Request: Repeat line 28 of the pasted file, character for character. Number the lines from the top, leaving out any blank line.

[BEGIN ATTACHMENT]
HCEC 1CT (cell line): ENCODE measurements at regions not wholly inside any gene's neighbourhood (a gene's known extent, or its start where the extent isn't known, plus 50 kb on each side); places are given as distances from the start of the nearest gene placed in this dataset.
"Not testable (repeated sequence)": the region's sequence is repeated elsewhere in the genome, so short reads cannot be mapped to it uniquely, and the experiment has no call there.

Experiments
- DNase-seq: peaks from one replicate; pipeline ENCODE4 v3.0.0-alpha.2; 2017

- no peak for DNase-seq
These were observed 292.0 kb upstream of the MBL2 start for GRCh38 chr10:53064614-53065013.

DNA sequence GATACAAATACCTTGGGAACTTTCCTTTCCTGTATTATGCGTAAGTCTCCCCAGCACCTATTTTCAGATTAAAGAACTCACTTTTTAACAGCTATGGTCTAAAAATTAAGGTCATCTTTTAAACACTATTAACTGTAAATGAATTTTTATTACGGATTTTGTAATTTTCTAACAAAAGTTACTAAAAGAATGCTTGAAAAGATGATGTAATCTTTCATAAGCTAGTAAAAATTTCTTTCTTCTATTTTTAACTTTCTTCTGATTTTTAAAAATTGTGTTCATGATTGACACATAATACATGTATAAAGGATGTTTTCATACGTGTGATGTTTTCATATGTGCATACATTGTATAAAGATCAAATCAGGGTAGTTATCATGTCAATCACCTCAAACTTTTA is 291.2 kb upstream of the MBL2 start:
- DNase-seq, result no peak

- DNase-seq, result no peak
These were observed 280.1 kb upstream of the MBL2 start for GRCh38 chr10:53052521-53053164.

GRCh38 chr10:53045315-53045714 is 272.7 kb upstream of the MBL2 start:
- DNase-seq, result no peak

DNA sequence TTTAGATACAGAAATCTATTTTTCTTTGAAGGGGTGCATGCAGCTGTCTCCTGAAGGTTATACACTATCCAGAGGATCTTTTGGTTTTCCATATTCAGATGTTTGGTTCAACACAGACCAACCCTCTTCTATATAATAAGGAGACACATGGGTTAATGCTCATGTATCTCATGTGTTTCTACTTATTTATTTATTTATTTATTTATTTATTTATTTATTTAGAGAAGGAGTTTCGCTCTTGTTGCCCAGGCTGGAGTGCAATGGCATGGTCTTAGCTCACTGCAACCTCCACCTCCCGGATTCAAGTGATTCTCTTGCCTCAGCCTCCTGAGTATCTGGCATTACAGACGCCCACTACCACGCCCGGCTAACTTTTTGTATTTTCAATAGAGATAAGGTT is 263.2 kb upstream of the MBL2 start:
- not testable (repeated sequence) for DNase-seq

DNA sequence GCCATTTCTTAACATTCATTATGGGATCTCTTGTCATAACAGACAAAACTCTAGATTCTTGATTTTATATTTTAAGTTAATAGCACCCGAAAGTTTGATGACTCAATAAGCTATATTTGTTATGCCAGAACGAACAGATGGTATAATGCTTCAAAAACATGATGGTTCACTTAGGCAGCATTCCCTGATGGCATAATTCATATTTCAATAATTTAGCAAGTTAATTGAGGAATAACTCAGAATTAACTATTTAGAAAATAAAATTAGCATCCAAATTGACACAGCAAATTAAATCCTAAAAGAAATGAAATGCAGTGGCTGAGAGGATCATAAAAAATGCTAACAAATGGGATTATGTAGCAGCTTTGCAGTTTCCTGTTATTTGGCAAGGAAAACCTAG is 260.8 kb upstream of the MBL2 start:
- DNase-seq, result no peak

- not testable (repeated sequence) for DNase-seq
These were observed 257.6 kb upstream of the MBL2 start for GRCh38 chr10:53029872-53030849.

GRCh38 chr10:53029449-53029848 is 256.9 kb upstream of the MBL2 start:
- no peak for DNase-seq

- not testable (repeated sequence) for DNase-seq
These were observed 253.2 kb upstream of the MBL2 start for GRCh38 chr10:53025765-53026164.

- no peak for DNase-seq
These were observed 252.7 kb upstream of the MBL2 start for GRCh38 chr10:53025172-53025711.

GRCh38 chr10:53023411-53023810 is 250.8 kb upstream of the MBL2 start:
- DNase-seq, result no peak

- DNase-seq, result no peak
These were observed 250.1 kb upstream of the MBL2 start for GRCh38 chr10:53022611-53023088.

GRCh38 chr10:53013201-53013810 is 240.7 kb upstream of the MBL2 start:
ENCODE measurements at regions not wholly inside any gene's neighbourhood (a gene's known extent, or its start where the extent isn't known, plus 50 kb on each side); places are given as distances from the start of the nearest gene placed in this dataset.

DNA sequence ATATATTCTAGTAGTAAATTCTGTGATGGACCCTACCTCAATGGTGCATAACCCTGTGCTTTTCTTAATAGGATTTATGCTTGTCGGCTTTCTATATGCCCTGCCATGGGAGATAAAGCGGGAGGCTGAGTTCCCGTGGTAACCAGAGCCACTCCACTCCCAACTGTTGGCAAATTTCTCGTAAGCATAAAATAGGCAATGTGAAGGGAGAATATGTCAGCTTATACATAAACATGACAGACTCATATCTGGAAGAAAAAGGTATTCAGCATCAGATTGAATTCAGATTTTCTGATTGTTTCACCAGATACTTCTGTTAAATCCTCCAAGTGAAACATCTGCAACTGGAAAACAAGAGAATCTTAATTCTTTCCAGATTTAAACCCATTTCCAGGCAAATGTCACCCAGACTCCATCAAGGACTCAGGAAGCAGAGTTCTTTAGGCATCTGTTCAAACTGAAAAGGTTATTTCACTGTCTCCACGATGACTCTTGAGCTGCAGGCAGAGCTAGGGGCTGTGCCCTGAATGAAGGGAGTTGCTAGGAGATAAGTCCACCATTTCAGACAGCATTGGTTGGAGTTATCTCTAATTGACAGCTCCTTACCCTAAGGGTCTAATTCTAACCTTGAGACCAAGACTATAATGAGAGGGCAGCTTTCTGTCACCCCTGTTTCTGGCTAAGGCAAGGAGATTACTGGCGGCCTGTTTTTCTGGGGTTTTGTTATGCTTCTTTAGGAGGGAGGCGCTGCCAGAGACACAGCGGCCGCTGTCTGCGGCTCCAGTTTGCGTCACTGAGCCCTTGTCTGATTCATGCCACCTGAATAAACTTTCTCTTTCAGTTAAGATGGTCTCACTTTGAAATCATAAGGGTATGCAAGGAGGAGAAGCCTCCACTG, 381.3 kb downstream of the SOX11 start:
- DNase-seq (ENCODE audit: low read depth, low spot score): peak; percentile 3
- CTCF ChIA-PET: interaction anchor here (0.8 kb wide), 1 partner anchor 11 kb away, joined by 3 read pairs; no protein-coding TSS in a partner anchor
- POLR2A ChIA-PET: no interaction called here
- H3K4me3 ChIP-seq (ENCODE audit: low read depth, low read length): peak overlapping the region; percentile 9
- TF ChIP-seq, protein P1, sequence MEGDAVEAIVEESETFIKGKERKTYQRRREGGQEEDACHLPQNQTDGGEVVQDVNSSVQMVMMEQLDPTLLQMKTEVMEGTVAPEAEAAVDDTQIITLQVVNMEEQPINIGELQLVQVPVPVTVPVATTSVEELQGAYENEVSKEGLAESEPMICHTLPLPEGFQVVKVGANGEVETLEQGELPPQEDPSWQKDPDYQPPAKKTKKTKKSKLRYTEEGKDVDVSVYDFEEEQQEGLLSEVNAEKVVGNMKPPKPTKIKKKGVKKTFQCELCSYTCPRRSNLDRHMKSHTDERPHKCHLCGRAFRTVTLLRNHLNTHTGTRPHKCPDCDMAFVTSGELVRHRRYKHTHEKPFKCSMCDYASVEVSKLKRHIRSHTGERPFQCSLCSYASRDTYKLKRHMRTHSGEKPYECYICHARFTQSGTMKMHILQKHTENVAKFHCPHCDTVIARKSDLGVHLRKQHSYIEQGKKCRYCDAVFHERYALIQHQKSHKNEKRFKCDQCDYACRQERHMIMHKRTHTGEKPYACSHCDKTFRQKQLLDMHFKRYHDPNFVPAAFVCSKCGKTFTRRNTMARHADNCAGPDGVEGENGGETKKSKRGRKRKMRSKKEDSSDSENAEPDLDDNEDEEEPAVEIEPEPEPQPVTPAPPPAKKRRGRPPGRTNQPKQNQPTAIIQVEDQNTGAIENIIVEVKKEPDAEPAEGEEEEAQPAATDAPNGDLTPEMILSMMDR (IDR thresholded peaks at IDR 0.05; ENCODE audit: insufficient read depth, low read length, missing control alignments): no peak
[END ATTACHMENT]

These were observed 250.1 kb upstream of the MBL2 start for GRCh38 chr10:53022611-53023088.